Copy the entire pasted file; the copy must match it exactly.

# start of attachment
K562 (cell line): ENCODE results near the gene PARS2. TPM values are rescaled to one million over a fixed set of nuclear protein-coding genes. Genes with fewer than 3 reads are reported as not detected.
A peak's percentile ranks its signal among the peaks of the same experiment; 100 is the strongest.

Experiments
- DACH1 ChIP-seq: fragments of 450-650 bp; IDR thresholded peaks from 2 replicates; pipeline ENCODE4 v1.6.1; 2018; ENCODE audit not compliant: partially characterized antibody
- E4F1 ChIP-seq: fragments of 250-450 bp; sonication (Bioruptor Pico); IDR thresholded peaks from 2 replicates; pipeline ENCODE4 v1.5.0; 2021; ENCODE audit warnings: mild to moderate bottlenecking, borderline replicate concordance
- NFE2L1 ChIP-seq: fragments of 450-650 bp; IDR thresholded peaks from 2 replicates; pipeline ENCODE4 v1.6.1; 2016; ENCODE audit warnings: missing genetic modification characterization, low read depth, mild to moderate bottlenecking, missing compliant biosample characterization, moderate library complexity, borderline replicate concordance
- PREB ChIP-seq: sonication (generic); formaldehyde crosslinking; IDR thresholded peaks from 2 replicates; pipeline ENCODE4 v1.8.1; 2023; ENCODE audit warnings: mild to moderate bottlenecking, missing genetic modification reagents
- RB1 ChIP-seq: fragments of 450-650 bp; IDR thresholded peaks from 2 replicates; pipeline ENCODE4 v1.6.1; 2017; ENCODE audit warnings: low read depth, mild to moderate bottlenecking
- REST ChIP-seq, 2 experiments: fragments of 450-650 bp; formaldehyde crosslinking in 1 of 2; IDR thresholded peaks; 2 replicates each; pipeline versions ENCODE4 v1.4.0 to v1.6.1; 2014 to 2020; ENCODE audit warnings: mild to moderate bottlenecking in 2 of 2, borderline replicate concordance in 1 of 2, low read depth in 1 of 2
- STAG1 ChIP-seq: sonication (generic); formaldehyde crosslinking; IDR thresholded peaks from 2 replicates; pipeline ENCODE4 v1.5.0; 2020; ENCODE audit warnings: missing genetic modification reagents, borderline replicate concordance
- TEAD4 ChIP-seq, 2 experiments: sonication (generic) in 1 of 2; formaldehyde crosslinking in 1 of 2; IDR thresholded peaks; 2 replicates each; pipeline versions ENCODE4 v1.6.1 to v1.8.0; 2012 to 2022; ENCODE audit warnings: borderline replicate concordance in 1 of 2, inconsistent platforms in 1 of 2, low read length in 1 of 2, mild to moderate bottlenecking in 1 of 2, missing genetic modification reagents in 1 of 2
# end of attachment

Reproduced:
K562 (cell line): ENCODE results near the gene PARS2. TPM values are rescaled to one million over a fixed set of nuclear protein-coding genes. Genes with fewer than 3 reads are reported as not detected.
A peak's percentile ranks its signal among the peaks of the same experiment; 100 is the strongest.

Experiments
- DACH1 ChIP-seq: fragments of 450-650 bp; IDR thresholded peaks from 2 replicates; pipeline ENCODE4 v1.6.1; 2018; ENCODE audit not compliant: partially characterized antibody
- E4F1 ChIP-seq: fragments of 250-450 bp; sonication (Bioruptor Pico); IDR thresholded peaks from 2 replicates; pipeline ENCODE4 v1.5.0; 2021; ENCODE audit warnings: mild to moderate bottlenecking, borderline replicate concordance
- NFE2L1 ChIP-seq: fragments of 450-650 bp; IDR thresholded peaks from 2 replicates; pipeline ENCODE4 v1.6.1; 2016; ENCODE audit warnings: missing genetic modification characterization, low read depth, mild to moderate bottlenecking, missing compliant biosample characterization, moderate library complexity, borderline replicate concordance
- PREB ChIP-seq: sonication (generic); formaldehyde crosslinking; IDR thresholded peaks from 2 replicates; pipeline ENCODE4 v1.8.1; 2023; ENCODE audit warnings: mild to moderate bottlenecking, missing genetic modification reagents
- RB1 ChIP-seq: fragments of 450-650 bp; IDR thresholded peaks from 2 replicates; pipeline ENCODE4 v1.6.1; 2017; ENCODE audit warnings: low read depth, mild to moderate bottlenecking
- REST ChIP-seq, 2 experiments: fragments of 450-650 bp; formaldehyde crosslinking in 1 of 2; IDR thresholded peaks; 2 replicates each; pipeline versions ENCODE4 v1.4.0 to v1.6.1; 2014 to 2020; ENCODE audit warnings: mild to moderate bottlenecking in 2 of 2, borderline replicate concordance in 1 of 2, low read depth in 1 of 2
- STAG1 ChIP-seq: sonication (generic); formaldehyde crosslinking; IDR thresholded peaks from 2 replicates; pipeline ENCODE4 v1.5.0; 2020; ENCODE audit warnings: missing genetic modification reagents, borderline replicate concordance
- TEAD4 ChIP-seq, 2 experiments: sonication (generic) in 1 of 2; formaldehyde crosslinking in 1 of 2; IDR thresholded peaks; 2 replicates each; pipeline versions ENCODE4 v1.6.1 to v1.8.0; 2012 to 2022; ENCODE audit warnings: borderline replicate concordance in 1 of 2, inconsistent platforms in 1 of 2, low read length in 1 of 2, mild to moderate bottlenecking in 1 of 2, missing genetic modification reagents in 1 of 2